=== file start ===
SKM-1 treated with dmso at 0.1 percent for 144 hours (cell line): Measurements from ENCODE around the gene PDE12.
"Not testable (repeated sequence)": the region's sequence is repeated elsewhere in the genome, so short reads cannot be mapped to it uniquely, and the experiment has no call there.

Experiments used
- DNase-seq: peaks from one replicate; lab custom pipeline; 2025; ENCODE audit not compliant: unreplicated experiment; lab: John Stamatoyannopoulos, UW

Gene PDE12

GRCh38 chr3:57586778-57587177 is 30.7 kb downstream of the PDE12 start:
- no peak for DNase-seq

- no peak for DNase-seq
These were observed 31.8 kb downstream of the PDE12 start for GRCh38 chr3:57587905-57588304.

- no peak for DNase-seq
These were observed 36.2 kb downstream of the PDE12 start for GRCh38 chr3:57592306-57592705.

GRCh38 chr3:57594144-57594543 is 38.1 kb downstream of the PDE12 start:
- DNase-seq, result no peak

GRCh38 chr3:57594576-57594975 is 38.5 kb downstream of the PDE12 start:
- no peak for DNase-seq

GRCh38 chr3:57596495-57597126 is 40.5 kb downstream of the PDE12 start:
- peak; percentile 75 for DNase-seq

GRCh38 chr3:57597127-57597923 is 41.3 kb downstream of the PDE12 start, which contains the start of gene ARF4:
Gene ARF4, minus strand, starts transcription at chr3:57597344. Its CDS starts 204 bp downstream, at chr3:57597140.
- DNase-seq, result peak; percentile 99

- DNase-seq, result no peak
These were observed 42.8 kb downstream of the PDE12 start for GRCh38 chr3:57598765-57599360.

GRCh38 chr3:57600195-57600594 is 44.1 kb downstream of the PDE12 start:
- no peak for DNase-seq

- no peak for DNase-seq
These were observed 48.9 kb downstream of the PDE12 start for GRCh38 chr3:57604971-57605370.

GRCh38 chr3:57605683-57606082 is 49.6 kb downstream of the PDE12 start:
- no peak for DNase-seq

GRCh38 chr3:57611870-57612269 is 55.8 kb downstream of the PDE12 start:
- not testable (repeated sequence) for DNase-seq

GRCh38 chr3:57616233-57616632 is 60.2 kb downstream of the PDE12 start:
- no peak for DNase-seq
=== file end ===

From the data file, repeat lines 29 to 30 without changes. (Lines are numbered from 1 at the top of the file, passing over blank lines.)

GRCh38 chr3:57611870-57612269 is 55.8 kb downstream of the PDE12 start:
- not testable (repeated sequence) for DNase-seq